2. bullocks. But did you think the Prince would have serv’d you
  3. thus?

Claudio

180
  1. I pray you leave me.

Benedick

181 - 182
  1. Ho, now you strike like the blind man. ’Twas the boy that
  2. stole your meat, and you’ll beat the post.

Claudio

183
  1. If it will not be, I’ll leave you.
  1. Exit.

Benedick

185 - 191
  1. Alas, poor hurt fowl, now will he creep into sedges. But
  2. that my Lady Beatrice should know me, and not know me! The
  3. Prince’s fool! Hah, it may be I go under that title because
  4. I am merry. Yea, but so I am apt to do myself wrong. I am
  5. not so reputed. It is the base (though bitter) disposition
  6. of Beatrice that puts the world into her person, and so
  7. gives me out. Well, I’ll be reveng’d as I may.
  1. Enter the Prince Don Pedro.

Don Pedro

193
  1. Now, signior, where’s the Count? Did you see him?

Benedick

194 - 200
  1. Troth, my lord, I have play’d the part of Lady Fame. I found
  2. him here as melancholy as a lodge in a warren. I told him,
  3. and I think I told him true, that your Grace had got the
  4. good will of this young lady, and I off’red him my company
  5. to a willow-tree, either to make him a garland, as being
  6. forsaken, or to bind him up a rod, as being worthy to be
  7. whipt.

Don Pedro

201
  1. To be whipt? What’s his fault?

Benedick

202 - 204
  1. The flat transgression of a schoolboy, who being overjoy’d
  2. with finding a bird’s nest, shows it his companion, and he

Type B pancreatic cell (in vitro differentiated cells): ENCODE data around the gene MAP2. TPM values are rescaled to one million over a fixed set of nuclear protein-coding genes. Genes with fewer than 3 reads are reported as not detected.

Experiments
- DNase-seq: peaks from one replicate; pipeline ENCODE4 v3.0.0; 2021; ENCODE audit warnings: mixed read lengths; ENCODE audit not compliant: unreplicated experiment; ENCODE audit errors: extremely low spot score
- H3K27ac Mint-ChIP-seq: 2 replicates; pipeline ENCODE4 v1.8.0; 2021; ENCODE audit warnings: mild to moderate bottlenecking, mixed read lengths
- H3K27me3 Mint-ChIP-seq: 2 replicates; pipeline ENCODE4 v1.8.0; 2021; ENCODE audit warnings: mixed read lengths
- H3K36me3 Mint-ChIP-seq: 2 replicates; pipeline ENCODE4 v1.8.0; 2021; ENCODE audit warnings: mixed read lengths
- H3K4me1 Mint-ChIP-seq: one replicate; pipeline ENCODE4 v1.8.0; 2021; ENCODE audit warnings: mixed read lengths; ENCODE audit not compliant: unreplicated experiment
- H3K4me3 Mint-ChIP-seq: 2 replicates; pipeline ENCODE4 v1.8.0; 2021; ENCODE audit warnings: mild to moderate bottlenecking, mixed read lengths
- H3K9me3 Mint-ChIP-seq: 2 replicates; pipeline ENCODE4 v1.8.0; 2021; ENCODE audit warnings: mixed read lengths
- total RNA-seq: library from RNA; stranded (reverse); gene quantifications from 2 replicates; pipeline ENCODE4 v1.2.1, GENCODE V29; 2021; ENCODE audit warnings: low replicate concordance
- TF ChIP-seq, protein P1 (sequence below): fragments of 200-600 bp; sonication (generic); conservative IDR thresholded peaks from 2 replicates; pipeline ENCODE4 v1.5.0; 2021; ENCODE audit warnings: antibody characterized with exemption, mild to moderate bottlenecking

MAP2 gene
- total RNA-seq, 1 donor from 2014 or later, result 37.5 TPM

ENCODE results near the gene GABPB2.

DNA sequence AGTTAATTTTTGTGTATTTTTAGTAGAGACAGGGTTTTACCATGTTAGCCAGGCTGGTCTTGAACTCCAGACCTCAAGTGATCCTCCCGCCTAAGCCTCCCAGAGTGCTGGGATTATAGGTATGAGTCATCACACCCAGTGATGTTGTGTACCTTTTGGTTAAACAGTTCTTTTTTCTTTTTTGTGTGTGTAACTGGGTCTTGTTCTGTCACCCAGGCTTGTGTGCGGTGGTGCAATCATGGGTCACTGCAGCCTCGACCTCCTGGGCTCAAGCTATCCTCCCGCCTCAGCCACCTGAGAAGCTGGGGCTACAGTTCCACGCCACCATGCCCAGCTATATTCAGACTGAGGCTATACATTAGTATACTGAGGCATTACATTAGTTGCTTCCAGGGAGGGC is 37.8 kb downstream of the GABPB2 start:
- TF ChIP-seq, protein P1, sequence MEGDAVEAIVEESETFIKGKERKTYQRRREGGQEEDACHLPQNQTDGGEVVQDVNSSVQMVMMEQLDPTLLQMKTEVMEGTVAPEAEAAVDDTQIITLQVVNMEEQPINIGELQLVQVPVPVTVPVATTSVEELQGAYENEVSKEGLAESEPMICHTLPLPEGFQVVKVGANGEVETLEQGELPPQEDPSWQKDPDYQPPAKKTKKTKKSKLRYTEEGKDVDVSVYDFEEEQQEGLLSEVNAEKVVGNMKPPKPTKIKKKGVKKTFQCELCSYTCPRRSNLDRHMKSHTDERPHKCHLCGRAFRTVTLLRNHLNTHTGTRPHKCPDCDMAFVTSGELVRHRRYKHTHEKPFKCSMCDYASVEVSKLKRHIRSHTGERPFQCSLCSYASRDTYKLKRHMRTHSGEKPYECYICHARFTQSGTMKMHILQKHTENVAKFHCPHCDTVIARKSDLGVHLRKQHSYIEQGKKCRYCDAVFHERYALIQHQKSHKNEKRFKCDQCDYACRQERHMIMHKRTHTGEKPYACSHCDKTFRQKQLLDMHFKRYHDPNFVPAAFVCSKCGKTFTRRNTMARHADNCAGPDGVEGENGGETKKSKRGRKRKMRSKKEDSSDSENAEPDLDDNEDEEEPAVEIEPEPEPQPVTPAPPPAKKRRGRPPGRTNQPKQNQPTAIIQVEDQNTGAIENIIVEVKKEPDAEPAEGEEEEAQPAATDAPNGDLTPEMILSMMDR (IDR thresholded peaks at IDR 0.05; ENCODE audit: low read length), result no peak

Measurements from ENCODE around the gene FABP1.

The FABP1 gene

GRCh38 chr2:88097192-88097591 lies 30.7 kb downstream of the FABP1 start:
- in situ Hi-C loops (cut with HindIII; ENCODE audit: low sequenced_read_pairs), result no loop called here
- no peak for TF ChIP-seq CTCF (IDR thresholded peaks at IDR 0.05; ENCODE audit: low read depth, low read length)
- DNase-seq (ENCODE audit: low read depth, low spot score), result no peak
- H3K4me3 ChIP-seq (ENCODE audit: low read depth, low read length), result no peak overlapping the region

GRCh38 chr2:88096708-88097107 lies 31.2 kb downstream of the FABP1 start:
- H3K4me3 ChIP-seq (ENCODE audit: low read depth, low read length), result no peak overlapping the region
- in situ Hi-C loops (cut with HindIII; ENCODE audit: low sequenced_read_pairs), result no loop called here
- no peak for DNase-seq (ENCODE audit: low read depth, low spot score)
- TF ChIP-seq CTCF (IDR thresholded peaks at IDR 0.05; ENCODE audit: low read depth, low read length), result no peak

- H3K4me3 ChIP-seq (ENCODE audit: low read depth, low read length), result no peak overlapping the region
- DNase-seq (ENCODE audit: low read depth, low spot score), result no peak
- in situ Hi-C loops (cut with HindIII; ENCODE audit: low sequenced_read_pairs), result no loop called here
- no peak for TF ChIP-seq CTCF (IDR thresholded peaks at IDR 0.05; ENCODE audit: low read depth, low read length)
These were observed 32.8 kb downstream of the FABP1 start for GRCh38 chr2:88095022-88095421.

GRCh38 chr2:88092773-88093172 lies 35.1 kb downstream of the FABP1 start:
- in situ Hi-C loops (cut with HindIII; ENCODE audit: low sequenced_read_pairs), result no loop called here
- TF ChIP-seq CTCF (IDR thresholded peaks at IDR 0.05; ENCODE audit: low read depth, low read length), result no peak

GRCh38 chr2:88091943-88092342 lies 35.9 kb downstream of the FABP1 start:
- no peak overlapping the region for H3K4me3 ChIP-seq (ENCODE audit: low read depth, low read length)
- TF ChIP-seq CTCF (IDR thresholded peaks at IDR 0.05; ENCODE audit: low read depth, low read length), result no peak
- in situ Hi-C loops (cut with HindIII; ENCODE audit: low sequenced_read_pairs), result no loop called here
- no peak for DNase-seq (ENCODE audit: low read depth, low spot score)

3. steals it.

Don Pedro

205 - 206
  1. Wilt thou make a trust a transgression? The transgression is
  2. in the stealer.

Benedick

207 - 210
  1. Yet it had not been amiss the rod had been made, and the
  2. garland too, for the garland he might have worn himself, and
  3. the rod he might have bestow’d on you, who (as I take it)
  4. have stol’n his bird’s nest.

Don Pedro

211 - 212
  1. I will but teach them to sing, and restore them to the
  2. owner.

Benedick

213 - 214
  1. If their singing answer your saying, by my faith you say
  2. honestly.

Don Pedro

215 - 216
  1. The Lady Beatrice hath a quarrel to you. The gentleman that
  2. danc’d with her told her she is much wrong’d by you.

Benedick

217 - 235
  1. O, she misus’d me past the endurance of a block; an oak but
  2. with one green leaf on it would have answer’d her. My very
  3. visor began to assume life, and scold with her. She told me,
  4. not thinking I had been myself, that I was the Prince’s